Probation service privatisation: Midlands reoffending rates down
Yes, I admit it: I'm guilty as charged.
Having spoken glibly for years about "the revolving door of reoffending", I have been amazed at just how sharply the rates have been falling in our part of the country.
According to the latest quarterly figures released in August by the Ministry of Justice, reoffending rates in all our region's police force areas are below 10% and, in most cases, comfortably below that figure.
In the West Midlands and Staffordshire out of a "cohort" of 53,216 ex-offenders, 6.96% went on to reoffend, that's down by no less than 16.24% compared with 2007/8.
In West Mercia out of 10,039, 9.61% reoffended, down by 0.79% over the same period.
In Gloucestershire, 8.98% of 4,520 reoffended down 6.02% and in Warwickshire out of 4,505, 7.66% reoffended, down by a thumping 17.85%.
The West Midlands force area can point to some remarkable results: Dudley stands out as the star performer.
Over the past two years the force has almost trebled the number of officers whose sole responsibility is preventing criminals from repeating their offences.
They report falling crime figures over the same period with burglaries in the area down by no less than 40%. It's a similar picture, say West Midlands Police, across Walsall, Wolverhampton, Sandwell, Solihull, Coventry and Birmingham.
Deputy Chief Constable Dave Thompson says; "The figures demonstrate how the police, the Probation Service and others have formed a cast-iron partnership to prevent people from reoffending.
"The result of our new approach to offender management is that crime levels in the West Midlands are being driven down to levels not seen in a decade."
If it ain't broke
So while things are going this well, why on earth is the Justice Secretary Chris Grayling promising a "rehabilitation revolution" including the privatisation of 70% of the Probation Service: the service of which Deputy Chief Constable Thompson speaks so highly?
For a start, the progress being achieved in the West Midlands is not being matched elsewhere; national reoffending rates are significantly higher than our local figures.
To support their contention that maybe the existing system is 'broke' after all, the Ministry of Justice would much prefer to use their "more robust" national numbers.
Mr Grayling points to the 600,000 crimes committed every year across England and Wales by people who have offended before and which cost the country an estimated £13bn per annum.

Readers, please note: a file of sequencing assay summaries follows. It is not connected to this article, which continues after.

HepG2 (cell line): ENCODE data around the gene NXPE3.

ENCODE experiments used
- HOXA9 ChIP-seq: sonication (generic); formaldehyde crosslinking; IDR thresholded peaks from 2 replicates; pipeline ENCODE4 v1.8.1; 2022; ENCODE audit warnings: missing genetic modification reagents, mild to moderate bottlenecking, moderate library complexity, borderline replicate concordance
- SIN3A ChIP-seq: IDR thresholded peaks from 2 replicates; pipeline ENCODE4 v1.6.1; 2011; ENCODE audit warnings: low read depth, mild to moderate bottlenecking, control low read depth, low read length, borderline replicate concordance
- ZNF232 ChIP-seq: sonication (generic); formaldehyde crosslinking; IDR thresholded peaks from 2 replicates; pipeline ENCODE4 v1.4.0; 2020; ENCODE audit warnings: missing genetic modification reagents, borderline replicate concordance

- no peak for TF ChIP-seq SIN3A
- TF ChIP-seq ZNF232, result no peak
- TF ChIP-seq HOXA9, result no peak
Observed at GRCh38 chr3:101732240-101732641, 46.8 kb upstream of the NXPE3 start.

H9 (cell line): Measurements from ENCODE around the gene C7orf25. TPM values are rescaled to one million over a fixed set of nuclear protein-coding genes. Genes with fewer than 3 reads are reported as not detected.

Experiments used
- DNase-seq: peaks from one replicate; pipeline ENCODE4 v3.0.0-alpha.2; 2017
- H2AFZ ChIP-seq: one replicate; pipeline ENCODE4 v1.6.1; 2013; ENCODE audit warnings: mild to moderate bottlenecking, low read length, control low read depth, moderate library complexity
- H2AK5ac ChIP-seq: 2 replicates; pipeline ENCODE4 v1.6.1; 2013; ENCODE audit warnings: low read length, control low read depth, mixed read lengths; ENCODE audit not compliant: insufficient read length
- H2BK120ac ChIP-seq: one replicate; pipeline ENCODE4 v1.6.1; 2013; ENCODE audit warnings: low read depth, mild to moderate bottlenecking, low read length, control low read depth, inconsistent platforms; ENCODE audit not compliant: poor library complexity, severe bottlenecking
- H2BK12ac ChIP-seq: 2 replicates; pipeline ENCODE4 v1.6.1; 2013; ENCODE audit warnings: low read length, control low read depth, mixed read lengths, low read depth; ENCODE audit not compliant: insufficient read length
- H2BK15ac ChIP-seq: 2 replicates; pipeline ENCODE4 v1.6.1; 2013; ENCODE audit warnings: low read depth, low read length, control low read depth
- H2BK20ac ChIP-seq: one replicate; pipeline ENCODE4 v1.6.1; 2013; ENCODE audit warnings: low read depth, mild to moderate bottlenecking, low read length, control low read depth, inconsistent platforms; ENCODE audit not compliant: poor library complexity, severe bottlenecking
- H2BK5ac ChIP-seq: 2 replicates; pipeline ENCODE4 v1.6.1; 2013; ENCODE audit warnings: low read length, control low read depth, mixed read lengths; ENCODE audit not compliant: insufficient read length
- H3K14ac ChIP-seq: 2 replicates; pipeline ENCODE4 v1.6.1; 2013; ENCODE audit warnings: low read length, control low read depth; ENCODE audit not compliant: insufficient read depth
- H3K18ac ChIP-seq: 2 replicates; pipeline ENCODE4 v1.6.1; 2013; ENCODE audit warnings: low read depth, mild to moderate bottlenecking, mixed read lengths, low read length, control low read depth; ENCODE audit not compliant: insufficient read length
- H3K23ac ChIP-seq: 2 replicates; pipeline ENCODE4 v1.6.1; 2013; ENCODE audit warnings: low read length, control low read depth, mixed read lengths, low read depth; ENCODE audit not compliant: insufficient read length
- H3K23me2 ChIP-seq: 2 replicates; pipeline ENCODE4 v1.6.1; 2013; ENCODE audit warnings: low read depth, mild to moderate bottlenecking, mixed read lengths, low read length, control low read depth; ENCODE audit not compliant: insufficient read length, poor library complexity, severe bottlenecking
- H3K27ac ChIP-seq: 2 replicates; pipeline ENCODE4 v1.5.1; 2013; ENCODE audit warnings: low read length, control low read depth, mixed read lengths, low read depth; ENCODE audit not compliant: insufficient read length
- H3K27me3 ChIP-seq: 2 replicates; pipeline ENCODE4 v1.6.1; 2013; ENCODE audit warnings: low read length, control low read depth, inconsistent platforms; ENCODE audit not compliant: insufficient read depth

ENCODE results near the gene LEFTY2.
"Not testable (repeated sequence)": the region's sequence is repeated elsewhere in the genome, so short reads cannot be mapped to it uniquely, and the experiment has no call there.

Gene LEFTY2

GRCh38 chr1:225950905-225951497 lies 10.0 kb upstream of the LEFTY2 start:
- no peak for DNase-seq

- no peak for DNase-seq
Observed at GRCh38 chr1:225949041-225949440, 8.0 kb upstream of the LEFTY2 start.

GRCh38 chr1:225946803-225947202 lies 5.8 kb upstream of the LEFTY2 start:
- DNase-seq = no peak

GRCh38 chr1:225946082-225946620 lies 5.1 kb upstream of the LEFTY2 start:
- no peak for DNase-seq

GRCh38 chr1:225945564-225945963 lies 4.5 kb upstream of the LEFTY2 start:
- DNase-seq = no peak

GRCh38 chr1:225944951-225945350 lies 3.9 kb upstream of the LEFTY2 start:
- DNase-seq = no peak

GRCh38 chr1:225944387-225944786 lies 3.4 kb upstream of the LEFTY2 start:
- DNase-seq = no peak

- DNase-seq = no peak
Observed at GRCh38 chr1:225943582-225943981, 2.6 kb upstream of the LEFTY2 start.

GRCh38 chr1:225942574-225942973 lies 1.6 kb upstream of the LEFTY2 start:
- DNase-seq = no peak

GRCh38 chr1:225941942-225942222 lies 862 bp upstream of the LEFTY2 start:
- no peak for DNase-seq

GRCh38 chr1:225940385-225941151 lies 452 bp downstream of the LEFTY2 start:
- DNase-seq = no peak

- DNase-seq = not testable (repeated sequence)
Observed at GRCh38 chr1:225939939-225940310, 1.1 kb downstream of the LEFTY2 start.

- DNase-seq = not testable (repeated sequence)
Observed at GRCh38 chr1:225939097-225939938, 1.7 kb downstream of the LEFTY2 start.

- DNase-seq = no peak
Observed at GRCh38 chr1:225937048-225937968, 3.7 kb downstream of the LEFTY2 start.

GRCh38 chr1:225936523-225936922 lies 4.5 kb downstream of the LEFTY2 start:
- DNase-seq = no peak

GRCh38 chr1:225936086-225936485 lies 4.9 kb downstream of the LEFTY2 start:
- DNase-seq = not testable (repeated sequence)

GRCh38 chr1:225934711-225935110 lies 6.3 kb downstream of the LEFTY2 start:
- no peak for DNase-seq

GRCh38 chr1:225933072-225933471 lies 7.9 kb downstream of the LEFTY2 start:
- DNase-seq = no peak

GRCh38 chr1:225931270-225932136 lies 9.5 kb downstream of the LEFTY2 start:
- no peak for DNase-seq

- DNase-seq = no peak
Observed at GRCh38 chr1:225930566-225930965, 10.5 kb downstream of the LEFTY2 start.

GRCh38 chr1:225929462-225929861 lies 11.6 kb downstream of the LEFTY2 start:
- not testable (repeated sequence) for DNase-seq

And that's not counting the crimes that go undetected.
The government's privatisation plan will see £450m worth of payment-by-results contracts awarded in 20 English regions.
Ministers say 700 companies and charities in Britain and worldwide are expected to express an interest in taking-on the new services from 2015.
Among them G4s and Serco, whose existing contracts are under review after it emerged they had overcharged the government by tens of millions of pounds for electronic tags for criminals.
Private firms will be dealing with around 250,000 medium and low-risk offenders, leaving the core 30,000 high-risk offenders with what remains of the public sector organisation to be known as the National Probation Service.
Strikes 'a certainty'
Ministers believe this will enable to NPS to focus on what they do best: concentrating their efforts on the minority who are likeliest to offend again.
But the probation service union Napo say it is in for "the fight of its life" on behalf of 18,000 people facing "total uncertainty about their future employment".
A Napo spokeswoman said industrial action was "a racing certainty" following a ballot in which 80% voted in favour, out a 46% turnout.
The Conservative Justice Minister and Kenilworth and Southam MP Jeremy Wright said this was "disappointing" but there were "well-established contingency arrangements".
And the plans are strongly supported by the right of centre research organisation Policy Exchange, the original architects of many of the changes.
Max Chambers, of the Policy Exchange, says: "There are huge opportunities that payments-by results can offer staff including greater professional discretion, more freedom to innovate and a chance to have a stake in their own mutual organisations."
But here in the West Midlands the Deputy Police Commissioner Yvonne Mosquito is worried that the government plans could put at risk all the progress being made in places like Dudley.
She says the proposals "have the potential to undermine successful integrated offender management not just here in the West Midlands but across the country too".
"Anyone with an interest in offender management, rehabilitation and probation services should take a look at the consultation and let their MP and the Ministry of Justice have their views."
And we'll be doing our best to help inform that debate in this weekend's Sunday Politics.
It will be our main talking point from 11.00 on BBC One in the West Midlands.